Studies have shown that viroids can remain infectious for longer than 24 hours on most common surfaces, 7 weeks in water, and months to years in dried plant debris and seeds. Careful and intentional sterilization is critical to limit HLVd’s spread.

Identifying Hop Latent Viroid

  • Plants do not reach their full size potential. Growth is stunted.
  • Small leaves with more horizontal branching.
  • Downward curving or drooping branches.
  • Branches become fragile and are easily broken.
  • Overlapping leaflets.
  • Small, loose buds with lower trichome production.

HLVd Treatment

  • Once plants are infected there is no way to treat or cure HLVd.

HLVd Prevention

  • Sterilize tools and grow environments with a bleach solution between grow cycles—isopropyl alcohol will not denature the viroid
  • Use only pest- and pathogen-free clones or quarantine and test traditional clones before introduction to the grow environment
  • Test crops and mothers for this viroid regularly 
  • Maintain tight sanitation protocols since HLVd can be easily spread through tools and touch.
  • Do not crowd plants, as it can be directly spread from plant to plant, particularly after pruning or trimming
  • Research is ongoing, but it’s suspected that insects may also be able to transmit the viroid through bites, so robust pest management may also help mitigate the spread.

Rice Root Aphids

Rice root aphids (Rhopalosiphum rufiabdominalis) are becoming increasingly common pests for cannabis cultivators across the US and Canada. These aphids can be found in both indoor and outdoor settings. As their name suggests, these particular aphids attack the plant’s root system, and once established they can cause significant damage if left untreated.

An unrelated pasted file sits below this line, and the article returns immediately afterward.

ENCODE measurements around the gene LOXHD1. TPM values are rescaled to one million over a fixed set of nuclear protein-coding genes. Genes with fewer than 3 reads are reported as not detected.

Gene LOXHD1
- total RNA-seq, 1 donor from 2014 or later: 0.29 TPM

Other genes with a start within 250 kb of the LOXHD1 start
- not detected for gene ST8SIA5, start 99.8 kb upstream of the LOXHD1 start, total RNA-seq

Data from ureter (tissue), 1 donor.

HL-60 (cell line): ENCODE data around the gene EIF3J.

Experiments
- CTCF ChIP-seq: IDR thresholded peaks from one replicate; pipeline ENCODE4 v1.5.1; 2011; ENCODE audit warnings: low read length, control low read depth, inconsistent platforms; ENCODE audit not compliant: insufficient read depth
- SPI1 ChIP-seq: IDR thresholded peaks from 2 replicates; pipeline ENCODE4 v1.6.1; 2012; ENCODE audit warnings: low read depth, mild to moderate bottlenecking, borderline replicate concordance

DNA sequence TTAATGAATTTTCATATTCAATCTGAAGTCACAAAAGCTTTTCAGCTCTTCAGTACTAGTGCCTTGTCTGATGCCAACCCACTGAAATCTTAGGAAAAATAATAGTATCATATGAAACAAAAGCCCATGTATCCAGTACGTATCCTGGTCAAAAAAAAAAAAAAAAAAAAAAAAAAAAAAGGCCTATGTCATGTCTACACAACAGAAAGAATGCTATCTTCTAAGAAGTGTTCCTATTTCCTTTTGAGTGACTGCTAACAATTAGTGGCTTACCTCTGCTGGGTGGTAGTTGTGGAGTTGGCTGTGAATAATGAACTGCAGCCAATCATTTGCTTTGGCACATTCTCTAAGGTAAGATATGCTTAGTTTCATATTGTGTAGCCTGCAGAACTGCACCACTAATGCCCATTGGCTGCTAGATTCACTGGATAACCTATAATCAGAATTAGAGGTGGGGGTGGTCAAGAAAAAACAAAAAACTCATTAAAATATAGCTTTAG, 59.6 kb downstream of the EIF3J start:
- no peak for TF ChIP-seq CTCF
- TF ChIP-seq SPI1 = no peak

Unlike other aphids that cannabis cultivators might face, root aphids pose a particular challenge since most of their life cycle occurs below the medium’s surface. These aphids reproduce asexually with populations doubling every two days. Winged adults will eventually develop to spread the population.

Identifying Rice Root Aphids

These pests can be found in both soil and soilless mediums (including hydroponics). Look out for:

  • Check roots closely during transplanting and under pots periodically for black/brown/dark green colored aphids on the surface of the roots
  • Reduced vigor and slowed growth in the plant.
  • Yellow and wilting leaves.
  • Dark-bodied, winged adult aphids present at the medium’s surface.

Rice Root Aphid Treatment

  • Introduce beneficial organisms such as rove beetles and predatory soil mites to slow the spread, but be aware they cannot completely eradicate the population once a colony is established.
  • Most biological insecticides are not effective against rice root aphids due to their tough waxy coating.
  • Pyrethrum is effective. However, the aphids cannot be completely eliminated unless the root ball is fully submerged.
  • Use fine-mesh bags as a physical barrier around each pot to contain the spread. 

Rice Root Aphid Prevention

  • Periodically examine the medium’s surface for winged adults.
  • Hang sticky traps.
  • Use fine mesh bags around pots. 

Tissue Culture Remediation for Cannabis Plant Diseases

Hard-to-treat pests and impossible-to-cure diseases cost the cannabis industry hundreds of millions of dollars in pest management and lost revenue each year, making prevention the best defense for any cultivation operation.

As a Tissue Culture leader for the cannabis industry, Conception is on the cutting edge of restoring juvenile vigor to prized genetics while offering guaranteed pest- and pathogen-free GenZero tissue culture clones. We work with the industry’s best breeders to offer a cultivar library that includes the most in-demand strains alongside award-winning classics—all clean, robust and ready for your next grow. 

Learn more about the benefits of Tissue Culture for your business or check out some of the most popular options in our Tissue Culture Clone Library. Or, reach out to request the full menu of cultivars we provide and start working with disease-free genetics today.